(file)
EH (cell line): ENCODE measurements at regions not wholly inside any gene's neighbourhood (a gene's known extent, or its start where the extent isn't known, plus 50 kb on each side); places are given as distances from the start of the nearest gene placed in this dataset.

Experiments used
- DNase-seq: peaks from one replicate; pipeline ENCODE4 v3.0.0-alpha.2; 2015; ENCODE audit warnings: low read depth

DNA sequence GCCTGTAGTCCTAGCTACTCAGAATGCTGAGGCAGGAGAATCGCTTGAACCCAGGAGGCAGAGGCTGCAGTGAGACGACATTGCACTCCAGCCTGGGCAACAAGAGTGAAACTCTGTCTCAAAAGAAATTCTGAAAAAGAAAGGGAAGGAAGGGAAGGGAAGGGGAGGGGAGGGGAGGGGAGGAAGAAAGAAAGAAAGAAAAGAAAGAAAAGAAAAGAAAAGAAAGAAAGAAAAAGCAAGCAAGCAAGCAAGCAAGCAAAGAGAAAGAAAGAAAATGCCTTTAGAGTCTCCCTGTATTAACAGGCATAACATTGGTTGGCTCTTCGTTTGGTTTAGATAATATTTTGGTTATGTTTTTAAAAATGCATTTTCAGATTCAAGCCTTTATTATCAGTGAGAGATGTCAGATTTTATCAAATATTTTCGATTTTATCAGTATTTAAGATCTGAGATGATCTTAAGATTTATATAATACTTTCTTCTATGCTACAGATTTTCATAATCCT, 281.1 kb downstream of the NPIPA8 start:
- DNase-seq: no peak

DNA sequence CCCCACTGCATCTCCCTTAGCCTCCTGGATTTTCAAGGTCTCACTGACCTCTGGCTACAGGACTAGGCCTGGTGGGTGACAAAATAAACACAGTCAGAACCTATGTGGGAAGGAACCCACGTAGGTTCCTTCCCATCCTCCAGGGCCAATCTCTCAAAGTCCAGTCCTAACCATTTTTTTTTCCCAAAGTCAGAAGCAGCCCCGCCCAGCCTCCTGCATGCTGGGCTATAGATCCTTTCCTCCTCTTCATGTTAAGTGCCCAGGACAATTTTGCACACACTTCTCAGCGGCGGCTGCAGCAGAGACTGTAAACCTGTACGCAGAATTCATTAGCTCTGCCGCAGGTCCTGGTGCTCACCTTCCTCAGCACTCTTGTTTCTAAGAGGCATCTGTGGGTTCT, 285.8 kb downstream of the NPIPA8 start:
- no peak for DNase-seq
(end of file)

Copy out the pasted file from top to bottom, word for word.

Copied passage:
EH (cell line): ENCODE measurements at regions not wholly inside any gene's neighbourhood (a gene's known extent, or its start where the extent isn't known, plus 50 kb on each side); places are given as distances from the start of the nearest gene placed in this dataset.

Experiments used
- DNase-seq: peaks from one replicate; pipeline ENCODE4 v3.0.0-alpha.2; 2015; ENCODE audit warnings: low read depth

DNA sequence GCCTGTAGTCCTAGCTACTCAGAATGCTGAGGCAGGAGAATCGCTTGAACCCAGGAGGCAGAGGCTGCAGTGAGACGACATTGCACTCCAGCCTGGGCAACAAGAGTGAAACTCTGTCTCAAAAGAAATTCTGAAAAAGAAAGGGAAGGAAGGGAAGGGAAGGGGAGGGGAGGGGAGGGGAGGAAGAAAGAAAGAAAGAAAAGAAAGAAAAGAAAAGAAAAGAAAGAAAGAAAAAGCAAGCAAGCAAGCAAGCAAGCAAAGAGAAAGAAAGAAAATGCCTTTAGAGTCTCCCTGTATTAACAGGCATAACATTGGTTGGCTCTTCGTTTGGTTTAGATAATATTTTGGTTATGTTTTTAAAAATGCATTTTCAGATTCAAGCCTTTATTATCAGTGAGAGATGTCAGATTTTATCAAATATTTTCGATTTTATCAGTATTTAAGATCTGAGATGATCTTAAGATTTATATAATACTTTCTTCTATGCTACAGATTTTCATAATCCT, 281.1 kb downstream of the NPIPA8 start:
- DNase-seq: no peak

DNA sequence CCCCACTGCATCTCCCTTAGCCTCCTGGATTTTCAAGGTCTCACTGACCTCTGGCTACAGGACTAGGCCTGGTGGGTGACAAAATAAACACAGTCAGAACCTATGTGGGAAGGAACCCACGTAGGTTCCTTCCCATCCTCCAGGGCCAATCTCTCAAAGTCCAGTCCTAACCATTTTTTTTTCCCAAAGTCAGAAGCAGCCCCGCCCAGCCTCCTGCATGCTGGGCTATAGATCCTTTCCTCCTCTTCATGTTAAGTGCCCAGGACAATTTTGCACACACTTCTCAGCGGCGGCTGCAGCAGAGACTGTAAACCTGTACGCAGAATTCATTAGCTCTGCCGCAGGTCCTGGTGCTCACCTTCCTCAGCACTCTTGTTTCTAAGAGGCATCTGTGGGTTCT, 285.8 kb downstream of the NPIPA8 start:
- no peak for DNase-seq